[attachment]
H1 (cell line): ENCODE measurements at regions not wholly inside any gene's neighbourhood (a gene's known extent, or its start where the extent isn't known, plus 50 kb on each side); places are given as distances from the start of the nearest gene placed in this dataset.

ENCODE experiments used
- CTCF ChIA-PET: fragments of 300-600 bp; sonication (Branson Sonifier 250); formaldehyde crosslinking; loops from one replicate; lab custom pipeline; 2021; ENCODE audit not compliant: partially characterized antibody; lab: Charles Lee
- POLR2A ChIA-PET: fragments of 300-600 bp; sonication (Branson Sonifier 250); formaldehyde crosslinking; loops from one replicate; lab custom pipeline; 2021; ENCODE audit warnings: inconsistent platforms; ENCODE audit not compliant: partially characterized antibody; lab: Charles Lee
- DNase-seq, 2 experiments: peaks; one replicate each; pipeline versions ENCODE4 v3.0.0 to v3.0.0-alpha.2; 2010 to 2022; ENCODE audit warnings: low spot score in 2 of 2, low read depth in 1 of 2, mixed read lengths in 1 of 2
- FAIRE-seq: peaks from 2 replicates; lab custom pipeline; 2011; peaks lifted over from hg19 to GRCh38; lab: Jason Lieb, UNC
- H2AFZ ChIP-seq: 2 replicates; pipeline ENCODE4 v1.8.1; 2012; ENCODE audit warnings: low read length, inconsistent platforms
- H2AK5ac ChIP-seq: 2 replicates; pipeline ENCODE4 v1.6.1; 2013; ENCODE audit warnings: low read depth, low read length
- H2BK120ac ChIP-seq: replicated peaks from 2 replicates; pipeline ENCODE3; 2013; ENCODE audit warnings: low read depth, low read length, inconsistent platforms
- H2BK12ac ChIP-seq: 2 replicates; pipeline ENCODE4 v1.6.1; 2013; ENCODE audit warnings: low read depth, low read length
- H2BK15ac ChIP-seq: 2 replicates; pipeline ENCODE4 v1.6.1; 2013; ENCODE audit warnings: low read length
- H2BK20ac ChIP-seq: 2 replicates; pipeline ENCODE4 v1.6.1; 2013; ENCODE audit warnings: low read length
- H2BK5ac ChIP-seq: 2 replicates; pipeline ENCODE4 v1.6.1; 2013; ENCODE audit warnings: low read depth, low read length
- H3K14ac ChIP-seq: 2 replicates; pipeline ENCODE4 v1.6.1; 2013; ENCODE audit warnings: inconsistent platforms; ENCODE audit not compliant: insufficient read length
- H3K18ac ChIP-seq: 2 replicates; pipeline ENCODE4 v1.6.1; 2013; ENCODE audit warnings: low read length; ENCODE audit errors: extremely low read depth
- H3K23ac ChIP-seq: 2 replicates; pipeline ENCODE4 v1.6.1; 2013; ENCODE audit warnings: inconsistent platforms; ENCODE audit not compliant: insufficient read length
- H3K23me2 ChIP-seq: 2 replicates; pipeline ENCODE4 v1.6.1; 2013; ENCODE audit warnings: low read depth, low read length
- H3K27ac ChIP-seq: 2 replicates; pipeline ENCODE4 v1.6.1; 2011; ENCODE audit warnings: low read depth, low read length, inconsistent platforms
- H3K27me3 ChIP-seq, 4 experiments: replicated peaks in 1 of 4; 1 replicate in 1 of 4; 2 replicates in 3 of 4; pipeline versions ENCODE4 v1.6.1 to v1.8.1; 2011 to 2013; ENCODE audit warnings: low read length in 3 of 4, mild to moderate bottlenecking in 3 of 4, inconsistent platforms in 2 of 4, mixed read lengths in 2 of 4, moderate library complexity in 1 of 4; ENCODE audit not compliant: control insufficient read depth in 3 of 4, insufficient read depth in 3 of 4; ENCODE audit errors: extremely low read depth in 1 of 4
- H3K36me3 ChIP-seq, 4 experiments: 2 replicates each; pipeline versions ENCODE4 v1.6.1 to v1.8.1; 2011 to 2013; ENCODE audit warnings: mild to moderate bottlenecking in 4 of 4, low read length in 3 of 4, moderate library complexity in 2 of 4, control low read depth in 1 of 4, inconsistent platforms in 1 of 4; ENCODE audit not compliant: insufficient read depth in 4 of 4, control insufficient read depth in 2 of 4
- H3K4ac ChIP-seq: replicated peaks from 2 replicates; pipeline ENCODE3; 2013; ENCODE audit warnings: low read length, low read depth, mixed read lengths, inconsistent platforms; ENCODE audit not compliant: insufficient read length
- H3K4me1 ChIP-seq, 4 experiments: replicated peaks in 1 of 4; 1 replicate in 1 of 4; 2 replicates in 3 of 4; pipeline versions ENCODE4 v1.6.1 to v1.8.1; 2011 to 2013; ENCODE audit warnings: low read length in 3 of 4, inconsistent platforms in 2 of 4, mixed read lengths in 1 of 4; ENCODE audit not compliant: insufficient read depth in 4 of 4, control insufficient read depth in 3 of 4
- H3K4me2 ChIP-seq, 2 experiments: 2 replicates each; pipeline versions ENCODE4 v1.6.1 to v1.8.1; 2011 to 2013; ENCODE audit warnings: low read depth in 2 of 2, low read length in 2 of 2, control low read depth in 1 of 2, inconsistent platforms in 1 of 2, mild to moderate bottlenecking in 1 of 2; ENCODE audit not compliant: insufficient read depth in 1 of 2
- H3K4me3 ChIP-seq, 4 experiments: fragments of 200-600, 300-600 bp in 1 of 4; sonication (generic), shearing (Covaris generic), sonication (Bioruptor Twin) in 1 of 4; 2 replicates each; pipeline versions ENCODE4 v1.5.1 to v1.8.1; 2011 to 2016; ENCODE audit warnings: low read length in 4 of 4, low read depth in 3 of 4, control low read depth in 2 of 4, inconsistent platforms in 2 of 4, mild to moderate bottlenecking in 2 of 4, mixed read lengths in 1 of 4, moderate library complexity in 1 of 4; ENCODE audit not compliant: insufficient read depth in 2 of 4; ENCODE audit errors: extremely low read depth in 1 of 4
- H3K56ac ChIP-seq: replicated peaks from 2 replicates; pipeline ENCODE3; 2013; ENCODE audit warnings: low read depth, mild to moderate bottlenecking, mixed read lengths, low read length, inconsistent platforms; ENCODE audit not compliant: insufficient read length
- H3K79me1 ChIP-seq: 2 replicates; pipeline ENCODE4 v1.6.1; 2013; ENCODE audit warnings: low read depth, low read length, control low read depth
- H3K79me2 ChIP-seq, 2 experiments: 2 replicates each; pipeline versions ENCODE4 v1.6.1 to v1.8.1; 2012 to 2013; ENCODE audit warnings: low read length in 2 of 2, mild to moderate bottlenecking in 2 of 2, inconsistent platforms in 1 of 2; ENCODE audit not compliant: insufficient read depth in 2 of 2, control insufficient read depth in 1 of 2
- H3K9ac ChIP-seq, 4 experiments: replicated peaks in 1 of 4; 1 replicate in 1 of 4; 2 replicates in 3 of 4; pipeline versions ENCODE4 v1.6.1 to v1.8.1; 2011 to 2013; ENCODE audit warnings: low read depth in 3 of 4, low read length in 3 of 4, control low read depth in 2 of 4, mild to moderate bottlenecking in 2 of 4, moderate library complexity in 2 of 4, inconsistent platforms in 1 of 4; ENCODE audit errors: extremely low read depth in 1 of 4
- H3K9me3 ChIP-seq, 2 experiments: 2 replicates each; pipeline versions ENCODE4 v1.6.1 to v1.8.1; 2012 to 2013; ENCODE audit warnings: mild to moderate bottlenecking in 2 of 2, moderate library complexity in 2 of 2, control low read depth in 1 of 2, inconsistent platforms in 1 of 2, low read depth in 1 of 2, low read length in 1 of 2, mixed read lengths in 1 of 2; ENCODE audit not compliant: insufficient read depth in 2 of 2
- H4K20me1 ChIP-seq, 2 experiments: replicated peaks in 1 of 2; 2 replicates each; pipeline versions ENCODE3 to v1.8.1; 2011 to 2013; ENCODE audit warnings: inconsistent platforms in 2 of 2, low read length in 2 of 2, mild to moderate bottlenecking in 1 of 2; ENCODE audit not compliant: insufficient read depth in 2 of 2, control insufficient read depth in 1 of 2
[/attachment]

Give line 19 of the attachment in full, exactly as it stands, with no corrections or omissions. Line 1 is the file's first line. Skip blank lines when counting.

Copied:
- H3K27me3 ChIP-seq, 4 experiments: replicated peaks in 1 of 4; 1 replicate in 1 of 4; 2 replicates in 3 of 4; pipeline versions ENCODE4 v1.6.1 to v1.8.1; 2011 to 2013; ENCODE audit warnings: low read length in 3 of 4, mild to moderate bottlenecking in 3 of 4, inconsistent platforms in 2 of 4, mixed read lengths in 2 of 4, moderate library complexity in 1 of 4; ENCODE audit not compliant: control insufficient read depth in 3 of 4, insufficient read depth in 3 of 4; ENCODE audit errors: extremely low read depth in 1 of 4